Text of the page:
__Delegate wants alumni to choose College BOV__
p. According to Del. Robert G. Marshall (R-Prince William), there are more problems with the governance of the College than with all other state schools combined.
p. Marshall has proposed a bill to the state House of Delegates calling for a majority of the Board of Visitors to be elected by alumni, as opposed to being appointed by the governor.
p. Acting upon numerous complaints from alumni in the state, Marshall has proposed this bill as “a long-range effort to amend paralysis in the current Board of Visitors.
p. “Alumni love William and Mary first and foremost … they are in the best position to care for the school,” Marshall said. He argues that the current system could amount to simply rewarding political supporters of the governor.
p. “We need to find a system that does not depend on wealth and political connections but on people who benefited from the training of William and Mary,” Marshall said.
p. However, according to Brian Whitson from University Relations, this is already the case.
p. “The Alumni Association makes recommendations each year to the secretary of the commonwealth and the governor’s office. I actually believe we are one of the few schools where our alumni association is involved in the process this way,” Whitson said.
Though Marshall has yet to contact the College regarding the bill, Whitson remarked that “the current process has brought us terrific boards over the years.”
p. The bill calls for nine of the 17 BOV members to be selected by alumni and eight to be selected by the governor. Within each group there may be two non-state residents, resulting in a total of four non-Virginians in the BOV.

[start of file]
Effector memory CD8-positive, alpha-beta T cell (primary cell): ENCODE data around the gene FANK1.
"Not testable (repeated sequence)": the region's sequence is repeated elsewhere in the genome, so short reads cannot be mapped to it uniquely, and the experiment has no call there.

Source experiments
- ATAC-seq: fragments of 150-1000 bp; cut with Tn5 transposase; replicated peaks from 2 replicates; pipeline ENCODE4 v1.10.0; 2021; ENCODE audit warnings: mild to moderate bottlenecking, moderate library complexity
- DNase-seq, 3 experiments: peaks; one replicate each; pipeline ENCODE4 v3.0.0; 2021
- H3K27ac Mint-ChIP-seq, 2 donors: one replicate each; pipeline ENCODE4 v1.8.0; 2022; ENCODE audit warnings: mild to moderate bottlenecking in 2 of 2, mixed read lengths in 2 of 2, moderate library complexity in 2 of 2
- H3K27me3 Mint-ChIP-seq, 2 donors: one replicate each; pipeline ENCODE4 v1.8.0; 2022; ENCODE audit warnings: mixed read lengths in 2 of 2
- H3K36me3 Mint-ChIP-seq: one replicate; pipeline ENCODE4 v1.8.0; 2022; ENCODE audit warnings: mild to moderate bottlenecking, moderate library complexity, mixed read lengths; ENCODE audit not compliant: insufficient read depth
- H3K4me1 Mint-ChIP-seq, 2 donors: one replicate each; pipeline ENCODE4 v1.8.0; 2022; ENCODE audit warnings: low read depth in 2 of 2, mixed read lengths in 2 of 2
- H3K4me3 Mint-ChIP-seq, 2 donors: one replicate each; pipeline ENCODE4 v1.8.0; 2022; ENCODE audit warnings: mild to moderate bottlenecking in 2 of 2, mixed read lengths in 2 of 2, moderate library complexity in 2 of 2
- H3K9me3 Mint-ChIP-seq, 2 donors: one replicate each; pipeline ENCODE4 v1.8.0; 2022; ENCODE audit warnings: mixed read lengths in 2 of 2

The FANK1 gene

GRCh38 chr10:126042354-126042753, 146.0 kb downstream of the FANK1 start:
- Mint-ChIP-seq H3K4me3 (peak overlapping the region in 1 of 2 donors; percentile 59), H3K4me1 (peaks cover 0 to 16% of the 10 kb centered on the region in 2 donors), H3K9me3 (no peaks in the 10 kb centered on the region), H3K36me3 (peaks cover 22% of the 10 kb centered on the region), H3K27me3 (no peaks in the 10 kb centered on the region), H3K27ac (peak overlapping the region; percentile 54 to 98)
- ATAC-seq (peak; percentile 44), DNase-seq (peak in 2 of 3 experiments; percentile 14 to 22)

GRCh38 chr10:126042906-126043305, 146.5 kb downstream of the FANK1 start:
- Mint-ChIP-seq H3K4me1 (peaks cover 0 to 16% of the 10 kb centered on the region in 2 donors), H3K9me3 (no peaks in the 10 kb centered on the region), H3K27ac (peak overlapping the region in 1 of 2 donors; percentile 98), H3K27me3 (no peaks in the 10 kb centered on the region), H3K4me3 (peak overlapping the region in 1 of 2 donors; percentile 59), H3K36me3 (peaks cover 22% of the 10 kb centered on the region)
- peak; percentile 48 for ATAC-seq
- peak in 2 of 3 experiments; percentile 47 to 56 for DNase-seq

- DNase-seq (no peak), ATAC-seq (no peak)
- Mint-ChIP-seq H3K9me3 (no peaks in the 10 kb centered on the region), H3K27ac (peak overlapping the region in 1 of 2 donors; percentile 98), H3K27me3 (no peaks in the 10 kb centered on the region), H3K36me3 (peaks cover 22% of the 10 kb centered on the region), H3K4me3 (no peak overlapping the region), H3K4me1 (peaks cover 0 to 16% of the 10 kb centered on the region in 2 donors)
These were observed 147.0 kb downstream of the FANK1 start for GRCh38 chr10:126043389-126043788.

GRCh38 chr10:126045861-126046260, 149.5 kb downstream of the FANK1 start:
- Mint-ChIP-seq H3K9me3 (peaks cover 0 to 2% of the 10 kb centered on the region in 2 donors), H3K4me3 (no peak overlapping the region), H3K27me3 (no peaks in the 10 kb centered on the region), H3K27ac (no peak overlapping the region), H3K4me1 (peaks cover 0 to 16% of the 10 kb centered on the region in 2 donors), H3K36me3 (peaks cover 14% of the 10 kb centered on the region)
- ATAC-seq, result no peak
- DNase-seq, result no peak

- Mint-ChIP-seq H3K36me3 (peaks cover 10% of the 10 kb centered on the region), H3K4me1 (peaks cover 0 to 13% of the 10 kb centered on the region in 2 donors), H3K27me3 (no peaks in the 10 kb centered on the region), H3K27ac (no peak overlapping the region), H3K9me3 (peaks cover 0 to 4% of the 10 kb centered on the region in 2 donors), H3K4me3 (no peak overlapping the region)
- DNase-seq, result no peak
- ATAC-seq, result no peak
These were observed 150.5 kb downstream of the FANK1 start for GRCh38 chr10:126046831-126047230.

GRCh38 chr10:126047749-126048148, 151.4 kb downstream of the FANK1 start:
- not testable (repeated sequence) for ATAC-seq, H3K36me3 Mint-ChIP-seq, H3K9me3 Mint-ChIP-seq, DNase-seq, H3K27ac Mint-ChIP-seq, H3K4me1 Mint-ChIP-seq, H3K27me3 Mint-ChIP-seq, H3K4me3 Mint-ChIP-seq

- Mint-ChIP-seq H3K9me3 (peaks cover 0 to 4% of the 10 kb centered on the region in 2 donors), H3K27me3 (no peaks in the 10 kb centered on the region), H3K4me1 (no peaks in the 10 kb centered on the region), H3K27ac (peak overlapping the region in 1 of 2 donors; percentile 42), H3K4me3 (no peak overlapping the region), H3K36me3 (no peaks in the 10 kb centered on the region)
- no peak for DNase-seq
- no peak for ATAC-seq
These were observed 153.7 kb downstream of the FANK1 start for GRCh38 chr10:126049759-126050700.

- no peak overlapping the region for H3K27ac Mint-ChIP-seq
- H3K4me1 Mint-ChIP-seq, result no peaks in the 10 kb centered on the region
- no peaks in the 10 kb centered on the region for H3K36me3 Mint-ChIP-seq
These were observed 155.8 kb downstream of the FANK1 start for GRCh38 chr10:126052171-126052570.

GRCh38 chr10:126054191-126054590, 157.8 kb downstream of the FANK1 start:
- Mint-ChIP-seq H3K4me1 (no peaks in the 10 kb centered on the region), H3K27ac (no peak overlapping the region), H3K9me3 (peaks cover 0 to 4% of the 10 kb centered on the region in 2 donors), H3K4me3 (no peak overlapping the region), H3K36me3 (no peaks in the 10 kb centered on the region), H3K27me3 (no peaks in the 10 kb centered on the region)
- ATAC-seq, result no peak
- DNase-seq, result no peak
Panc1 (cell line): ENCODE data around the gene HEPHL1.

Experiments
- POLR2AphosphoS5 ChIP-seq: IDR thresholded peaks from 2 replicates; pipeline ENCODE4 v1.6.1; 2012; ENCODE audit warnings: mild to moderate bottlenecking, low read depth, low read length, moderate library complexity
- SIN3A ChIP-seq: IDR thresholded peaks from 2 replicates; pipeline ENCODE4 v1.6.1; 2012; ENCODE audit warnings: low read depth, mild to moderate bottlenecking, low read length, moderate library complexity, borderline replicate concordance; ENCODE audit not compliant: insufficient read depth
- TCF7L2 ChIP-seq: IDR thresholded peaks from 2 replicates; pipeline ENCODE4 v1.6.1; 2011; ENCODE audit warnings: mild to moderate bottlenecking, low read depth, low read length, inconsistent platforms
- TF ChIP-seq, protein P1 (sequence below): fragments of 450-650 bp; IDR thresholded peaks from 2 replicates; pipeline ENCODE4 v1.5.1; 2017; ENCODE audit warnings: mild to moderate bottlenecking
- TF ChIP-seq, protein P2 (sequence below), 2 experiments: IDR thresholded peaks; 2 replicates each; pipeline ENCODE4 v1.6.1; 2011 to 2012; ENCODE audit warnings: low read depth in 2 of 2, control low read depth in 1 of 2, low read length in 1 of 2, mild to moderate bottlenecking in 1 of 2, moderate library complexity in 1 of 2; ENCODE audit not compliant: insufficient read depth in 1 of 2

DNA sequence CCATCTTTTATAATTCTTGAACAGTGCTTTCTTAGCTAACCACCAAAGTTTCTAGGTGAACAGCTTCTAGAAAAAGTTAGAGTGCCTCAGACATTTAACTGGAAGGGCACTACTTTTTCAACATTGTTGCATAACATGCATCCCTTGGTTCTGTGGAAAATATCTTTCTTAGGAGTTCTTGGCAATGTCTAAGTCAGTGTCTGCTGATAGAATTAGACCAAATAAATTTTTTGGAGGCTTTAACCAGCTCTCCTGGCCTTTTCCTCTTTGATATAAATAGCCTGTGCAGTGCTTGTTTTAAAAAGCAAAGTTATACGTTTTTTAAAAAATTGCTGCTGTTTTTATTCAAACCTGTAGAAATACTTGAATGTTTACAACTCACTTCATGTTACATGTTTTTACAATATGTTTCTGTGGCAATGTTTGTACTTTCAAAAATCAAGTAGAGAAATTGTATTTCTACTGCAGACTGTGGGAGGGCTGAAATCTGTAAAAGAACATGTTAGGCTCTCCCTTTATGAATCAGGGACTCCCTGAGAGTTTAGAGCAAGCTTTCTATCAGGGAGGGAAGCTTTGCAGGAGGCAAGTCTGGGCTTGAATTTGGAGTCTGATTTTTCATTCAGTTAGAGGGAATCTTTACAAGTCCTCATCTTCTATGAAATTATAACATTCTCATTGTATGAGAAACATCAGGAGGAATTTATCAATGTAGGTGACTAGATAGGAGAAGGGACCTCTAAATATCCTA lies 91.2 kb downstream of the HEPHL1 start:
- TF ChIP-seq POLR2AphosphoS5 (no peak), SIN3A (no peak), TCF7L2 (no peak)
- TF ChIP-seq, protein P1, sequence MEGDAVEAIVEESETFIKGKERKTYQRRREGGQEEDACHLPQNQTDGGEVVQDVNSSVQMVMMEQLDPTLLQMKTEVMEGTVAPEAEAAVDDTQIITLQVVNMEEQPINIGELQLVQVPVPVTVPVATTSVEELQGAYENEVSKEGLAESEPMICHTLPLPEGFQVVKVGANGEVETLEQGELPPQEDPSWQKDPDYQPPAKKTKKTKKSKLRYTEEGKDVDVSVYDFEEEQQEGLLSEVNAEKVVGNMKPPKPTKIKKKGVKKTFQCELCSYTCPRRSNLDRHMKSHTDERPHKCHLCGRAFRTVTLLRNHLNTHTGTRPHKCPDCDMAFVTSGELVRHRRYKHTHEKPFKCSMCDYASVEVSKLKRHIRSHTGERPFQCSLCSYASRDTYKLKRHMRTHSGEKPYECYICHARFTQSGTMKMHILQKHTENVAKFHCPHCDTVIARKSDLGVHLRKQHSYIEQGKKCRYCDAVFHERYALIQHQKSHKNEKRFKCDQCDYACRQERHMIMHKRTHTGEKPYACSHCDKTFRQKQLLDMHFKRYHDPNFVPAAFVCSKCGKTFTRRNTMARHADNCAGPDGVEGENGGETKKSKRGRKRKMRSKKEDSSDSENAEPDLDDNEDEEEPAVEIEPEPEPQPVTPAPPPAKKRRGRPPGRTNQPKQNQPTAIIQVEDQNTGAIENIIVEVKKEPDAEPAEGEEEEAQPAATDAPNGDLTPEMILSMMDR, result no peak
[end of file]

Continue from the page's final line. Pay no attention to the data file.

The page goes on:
p. Yet the bill has received criticism from some at the College. Rector Michael K. Powell said that he did “not think having a set number of seats controlled exclusively by one segment of the college community is wise or workable,” according to Tuesday’s Daily Press article.
p. Marshall disagrees.
p. “[Powell] seems to be arguing that everyone that comes out of William and Mary is from the same cookie-cutter mold, when in fact they come from a wide variety of majors, a wide political spectrum, ethnic spectrum … and their point of unity is William and Mary,” Marshall said. “And since when is unity a bad thing? What ever happened to one nation, under God? You only disagree with [unity] when you disagree with the purpose of oneness.”
p. In the past, Marshall has openly criticized College President Gene Nichol, at one point proposing to have the state-funded portion of Nichol’s salary — about half of the total —withheld in the midst of the Wren cross issue. This followed what Marshall believed to be a violation of the Freedom of Information Act, when Nichol told a different story from what the information in the e-mails regarding the withdrawal of a $12 million donation reported.
p. Today, Marshall sees Nichol’s actions as part of the problem of “paralysis” at the College.
p. “A College president is not supposed to be a friend; he’s supposed to be a director,” Marshall said, using recent College events as an example. “His paralysis with this stupid sex show … why don’t you just get drug dealers to come in and talk about how to make money there? William and Mary is a public forum, but there are restrictions.”
p. The bill has been referred to the Committee on Education and awaits further action.